Publication: ComputerWorld USA
Gerry Clark on Major Trends in Outsourcing
Richard Mills, Chairman
As sourcing advisory firm TPIís regional head for Southeast Asia, Gerry
Clark brings years of experience in outsourcing in the Asia-Pacific
region, India and China. He spoke with Richard Mills about trends in the
offshore outsourcing industry.
are the major trends you are seeing in the large global outsourcing deals
you are advising on? Contract duration is coming down. The first- and
second-generation deals were seven to 10 years. They are now closer to five
to seven years. This results in smaller total contract value.
trend is the proliferation of offshoring in outsourcing contracts. Up to 50%
of the transactions TPI is involved in have an offshore component. Clients
are more predisposed to look at and engage with service providers who have
an offshore service delivery capability. This, in turn, is also reducing
total contract value.
are also advising on more multi vendor deals, as well as selective sourcing
deals, rather than single vendor deals. Clients are seeing value in
best-of-breed solutions. As a consequence, it is putting more pressure on
vendor management and governance.
final area we are seeing a trend is the continued lack of appetite for BPO
[business process outsourcing] generally in the outsourcing market and large
deals in particular. Yes, it is happening, but not to the extent that the
so-called market research firms have been predicting for some time. TPI sees
a disconnect between service provider capability, which seems to be focused
mainly on a "lift and shift" approach, compared to clientsí
needs, which go beyond that paradigm.
are your thoughts on growth in back-office outsourcing? All of the
market indicators show these services growing faster than any of the
traditional outsourcing services like IT or contact center services. We are
still not seeing the hyper growth that has been predicted. It is certainly
growing, but from a small base. So if you start off with five units and you
double it, you got only 10, which is still not big compared to the IT
market, which might be a billion. It probably is not growing as fast as some
of the market analysts and researchers would lead you to believe.
IBM and other organizations are providing a full range of services, even
call center work. Do you think those organizations are suitable to provide
such a wide range? I think so. The big firms are well established and
have strong processes in place that are very transferable. Global companies
are glad to have fewer vendors handling more functions.
of the other service providers have taken a very niche view. They say,
"We donít want to do finance or HR or procurement; all we want to do
is mortgage processing," as an example.
the larger firms have been investing in global service delivery capability
to extend their global footprint.
U.S. has been the primary source of offshore outsourced work to this point.
Who else is sending work abroad? It is predominantly the U.S. and
Europe. These are still by far the markets that dominate in the amount of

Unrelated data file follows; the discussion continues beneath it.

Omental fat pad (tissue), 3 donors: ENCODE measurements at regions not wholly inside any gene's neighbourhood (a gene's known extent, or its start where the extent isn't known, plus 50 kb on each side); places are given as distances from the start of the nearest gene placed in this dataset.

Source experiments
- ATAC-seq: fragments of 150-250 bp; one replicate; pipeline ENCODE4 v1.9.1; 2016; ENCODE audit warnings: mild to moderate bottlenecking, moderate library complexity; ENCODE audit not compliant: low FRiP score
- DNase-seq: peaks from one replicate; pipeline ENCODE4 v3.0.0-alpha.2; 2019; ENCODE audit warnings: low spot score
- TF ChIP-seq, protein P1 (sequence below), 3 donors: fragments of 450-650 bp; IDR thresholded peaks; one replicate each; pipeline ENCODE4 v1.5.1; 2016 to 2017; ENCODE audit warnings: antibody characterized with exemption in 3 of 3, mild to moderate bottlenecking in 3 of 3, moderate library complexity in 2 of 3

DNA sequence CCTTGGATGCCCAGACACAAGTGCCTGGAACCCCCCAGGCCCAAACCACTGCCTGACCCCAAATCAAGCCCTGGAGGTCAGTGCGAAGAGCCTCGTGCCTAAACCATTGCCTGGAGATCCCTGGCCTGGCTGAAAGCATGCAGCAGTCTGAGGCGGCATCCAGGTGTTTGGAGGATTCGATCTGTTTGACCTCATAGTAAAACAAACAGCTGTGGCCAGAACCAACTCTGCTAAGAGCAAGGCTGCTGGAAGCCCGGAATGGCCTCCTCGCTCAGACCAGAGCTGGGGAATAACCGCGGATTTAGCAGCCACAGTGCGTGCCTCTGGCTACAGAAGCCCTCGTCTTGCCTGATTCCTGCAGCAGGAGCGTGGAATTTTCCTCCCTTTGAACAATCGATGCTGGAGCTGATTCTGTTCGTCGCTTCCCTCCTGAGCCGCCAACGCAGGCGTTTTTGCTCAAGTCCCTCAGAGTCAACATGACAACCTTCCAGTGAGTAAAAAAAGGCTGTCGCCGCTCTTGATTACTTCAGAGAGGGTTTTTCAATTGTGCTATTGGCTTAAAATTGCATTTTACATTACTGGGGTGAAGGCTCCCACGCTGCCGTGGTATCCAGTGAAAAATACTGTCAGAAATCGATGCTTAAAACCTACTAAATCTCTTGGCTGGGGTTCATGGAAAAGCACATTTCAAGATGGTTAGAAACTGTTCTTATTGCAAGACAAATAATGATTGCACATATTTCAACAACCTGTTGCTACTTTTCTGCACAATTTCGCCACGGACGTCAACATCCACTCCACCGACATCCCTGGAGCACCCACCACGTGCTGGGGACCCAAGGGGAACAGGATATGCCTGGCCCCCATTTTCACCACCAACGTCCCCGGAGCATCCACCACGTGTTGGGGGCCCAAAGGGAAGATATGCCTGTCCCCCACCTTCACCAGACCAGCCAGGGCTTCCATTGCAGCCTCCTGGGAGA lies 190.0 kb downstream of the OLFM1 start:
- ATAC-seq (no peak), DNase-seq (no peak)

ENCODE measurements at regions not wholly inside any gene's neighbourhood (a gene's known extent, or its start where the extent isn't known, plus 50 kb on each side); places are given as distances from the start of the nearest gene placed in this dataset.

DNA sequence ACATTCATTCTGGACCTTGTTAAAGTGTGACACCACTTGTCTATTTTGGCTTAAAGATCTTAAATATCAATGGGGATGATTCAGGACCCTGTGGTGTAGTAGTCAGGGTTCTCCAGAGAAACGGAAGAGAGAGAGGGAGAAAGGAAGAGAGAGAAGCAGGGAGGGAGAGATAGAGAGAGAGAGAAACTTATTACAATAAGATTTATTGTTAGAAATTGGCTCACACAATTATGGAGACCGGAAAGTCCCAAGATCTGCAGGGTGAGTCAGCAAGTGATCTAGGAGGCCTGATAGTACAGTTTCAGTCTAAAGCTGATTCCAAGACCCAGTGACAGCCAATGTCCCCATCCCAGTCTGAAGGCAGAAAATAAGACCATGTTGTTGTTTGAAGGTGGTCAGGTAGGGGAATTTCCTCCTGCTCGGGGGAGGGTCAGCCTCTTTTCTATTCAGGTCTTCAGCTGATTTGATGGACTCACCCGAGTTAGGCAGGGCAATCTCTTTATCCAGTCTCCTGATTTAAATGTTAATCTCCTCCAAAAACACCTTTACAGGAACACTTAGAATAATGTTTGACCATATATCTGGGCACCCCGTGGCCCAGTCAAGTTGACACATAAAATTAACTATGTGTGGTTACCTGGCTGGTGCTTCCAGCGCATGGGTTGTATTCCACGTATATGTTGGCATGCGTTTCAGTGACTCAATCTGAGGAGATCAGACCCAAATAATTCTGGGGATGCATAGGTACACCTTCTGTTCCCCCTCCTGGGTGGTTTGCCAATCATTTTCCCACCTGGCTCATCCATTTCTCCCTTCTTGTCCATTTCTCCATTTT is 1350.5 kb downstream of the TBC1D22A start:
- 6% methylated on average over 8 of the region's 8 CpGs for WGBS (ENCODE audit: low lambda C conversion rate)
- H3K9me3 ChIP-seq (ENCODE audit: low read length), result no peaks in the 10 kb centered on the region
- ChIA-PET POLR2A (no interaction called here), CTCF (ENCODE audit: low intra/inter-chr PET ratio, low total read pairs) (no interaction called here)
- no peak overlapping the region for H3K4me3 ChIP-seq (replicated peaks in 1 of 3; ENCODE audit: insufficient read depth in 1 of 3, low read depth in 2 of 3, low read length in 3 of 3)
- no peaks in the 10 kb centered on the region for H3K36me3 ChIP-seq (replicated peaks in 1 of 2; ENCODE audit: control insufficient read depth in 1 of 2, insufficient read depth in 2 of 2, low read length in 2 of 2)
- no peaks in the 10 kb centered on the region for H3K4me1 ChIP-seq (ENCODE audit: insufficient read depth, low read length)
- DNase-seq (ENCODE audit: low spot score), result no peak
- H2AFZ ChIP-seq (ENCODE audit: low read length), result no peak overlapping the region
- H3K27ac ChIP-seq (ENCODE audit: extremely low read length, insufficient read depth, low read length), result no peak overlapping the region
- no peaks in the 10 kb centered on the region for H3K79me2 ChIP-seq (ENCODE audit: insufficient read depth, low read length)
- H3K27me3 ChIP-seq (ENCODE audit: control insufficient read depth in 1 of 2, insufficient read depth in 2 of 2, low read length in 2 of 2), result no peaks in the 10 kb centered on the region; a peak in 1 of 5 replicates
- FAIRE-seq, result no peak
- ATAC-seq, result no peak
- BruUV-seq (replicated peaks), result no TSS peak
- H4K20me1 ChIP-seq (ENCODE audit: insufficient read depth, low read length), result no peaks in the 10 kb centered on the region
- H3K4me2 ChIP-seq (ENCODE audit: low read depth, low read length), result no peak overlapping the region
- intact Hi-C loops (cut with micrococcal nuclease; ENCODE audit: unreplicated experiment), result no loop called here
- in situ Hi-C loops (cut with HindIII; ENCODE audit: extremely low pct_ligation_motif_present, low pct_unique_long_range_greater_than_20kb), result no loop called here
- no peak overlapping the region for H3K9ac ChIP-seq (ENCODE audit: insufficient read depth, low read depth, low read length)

work that is being exported offshore.
you say India is still the premier destination for companies sending work
Indiaís leading the pack, but the landscape is changing quickly. Every
month, there are new countries coming into play with new offerings. The
landscape is getting wider, deeper and more competitive. This is certainly a
good environment for the large global organization my firm works with.
people say India is becoming too expensive, especially for new entrants.
What do you see? India and a lot of countries are facing escalation
in costs. I donít think India is particularly unique in that. If you look
at China, inflation in some areas is pretty substantial as well.
the cost benefit is still important, it is not just about cost anymore.
Today, it has to have the benefit of scale attached to it as well. It is
very difficult to take a piece of work which has five FTEs [full-time
equivalents] and say we want to do it for 20% less. If itís got 500 FTEs,
then you have potential, because you have economies of scale to re-engineer
the way you do things. India has developed the know-how to re-engineer
processes so savings can still come out. Countries that are newer to the
outsourcing business are not yet at that stage.
seems that no other countries besides India has been good at promoting
itself as a BPO destination to global companies. What should they do? Differentiation
seems to be the direction that
most are taking. The big attraction offshore used to be lower cost. Today,
that is not good enough because they themselves are facing increased
inflation in labor, real estate and infrastructure cost. Even countries like
India have to think about what else they can do to be successful.
countries have adapted a broad strategy like India, and others are adopting
a narrow strategy like Singapore.
Singapore is a high-cost country and is not looking to be a global BPO
center. But it is trying to attract some of the multinationals to come and
do high-end services in areas such as biotech. Differentiation will be the
Richard Mills is chairman of Chalre Associates, a executive search
and management consulting firm working in the emerging economies of Asia.
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